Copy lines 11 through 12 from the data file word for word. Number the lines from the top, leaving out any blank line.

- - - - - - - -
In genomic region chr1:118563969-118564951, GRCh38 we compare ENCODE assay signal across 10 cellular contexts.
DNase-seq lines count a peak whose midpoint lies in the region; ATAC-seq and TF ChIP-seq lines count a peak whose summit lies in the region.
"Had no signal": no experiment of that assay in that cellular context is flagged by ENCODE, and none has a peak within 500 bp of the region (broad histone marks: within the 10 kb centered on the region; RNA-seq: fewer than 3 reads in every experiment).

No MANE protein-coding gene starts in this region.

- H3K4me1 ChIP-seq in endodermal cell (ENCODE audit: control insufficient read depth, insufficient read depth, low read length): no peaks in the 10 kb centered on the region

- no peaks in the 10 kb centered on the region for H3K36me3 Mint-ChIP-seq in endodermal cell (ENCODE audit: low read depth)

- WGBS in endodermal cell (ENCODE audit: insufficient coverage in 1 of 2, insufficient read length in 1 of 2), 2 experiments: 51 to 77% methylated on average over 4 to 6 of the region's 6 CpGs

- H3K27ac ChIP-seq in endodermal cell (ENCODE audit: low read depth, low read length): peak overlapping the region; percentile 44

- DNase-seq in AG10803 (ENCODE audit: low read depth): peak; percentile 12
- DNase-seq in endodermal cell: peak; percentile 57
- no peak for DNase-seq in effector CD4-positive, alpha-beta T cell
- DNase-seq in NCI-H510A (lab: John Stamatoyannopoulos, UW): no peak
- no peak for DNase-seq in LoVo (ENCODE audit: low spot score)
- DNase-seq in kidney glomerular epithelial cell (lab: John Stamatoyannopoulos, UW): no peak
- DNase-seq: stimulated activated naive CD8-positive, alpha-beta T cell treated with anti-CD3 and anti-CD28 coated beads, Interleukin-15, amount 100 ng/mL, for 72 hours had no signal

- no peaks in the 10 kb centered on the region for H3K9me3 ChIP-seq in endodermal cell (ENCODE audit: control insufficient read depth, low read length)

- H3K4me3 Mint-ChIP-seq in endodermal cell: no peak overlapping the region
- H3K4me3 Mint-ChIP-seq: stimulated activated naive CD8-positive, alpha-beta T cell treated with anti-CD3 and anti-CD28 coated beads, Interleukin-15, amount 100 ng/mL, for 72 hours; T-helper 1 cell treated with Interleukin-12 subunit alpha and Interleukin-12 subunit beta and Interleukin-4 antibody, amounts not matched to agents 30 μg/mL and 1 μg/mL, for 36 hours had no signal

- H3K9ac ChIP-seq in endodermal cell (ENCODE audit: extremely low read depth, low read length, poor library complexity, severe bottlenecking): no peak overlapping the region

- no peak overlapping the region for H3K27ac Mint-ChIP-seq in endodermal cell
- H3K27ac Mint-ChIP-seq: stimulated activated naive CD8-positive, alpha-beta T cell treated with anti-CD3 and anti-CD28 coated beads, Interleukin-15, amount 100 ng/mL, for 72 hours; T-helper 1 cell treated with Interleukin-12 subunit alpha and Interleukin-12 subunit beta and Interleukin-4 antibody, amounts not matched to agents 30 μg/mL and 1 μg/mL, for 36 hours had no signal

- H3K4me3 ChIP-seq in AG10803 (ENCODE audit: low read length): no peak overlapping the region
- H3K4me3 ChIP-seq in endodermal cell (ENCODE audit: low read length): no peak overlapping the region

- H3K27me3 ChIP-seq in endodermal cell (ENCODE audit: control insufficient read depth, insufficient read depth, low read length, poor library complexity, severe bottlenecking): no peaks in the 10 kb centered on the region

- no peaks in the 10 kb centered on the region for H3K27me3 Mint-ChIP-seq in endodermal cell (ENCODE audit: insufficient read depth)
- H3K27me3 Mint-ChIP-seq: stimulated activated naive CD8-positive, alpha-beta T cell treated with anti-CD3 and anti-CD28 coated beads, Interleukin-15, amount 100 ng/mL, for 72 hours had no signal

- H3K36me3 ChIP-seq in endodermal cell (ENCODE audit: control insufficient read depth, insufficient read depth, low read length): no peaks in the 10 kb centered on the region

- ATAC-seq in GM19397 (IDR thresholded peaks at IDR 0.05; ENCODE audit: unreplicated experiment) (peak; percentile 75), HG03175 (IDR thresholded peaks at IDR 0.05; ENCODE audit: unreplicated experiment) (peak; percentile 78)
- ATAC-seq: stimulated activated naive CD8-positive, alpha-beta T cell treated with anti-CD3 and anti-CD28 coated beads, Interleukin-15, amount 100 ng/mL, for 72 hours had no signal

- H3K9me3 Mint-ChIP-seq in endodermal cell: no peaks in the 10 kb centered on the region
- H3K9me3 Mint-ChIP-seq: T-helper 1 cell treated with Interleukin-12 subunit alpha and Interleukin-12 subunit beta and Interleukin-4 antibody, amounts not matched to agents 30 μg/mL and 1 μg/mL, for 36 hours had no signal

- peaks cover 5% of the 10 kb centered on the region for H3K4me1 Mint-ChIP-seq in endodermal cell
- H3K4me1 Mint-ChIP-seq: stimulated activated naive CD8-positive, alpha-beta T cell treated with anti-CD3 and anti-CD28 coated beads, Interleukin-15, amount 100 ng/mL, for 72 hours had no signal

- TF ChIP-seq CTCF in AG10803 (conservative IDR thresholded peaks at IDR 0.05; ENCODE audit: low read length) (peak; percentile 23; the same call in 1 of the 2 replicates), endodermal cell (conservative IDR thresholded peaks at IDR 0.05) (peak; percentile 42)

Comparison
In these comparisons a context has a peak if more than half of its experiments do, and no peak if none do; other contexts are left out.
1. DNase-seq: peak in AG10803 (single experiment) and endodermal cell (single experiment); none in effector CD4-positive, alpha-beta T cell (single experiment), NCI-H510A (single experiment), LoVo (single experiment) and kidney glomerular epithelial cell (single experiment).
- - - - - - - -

- no peak for DNase-seq in effector CD4-positive, alpha-beta T cell
- DNase-seq in NCI-H510A (lab: John Stamatoyannopoulos, UW): no peak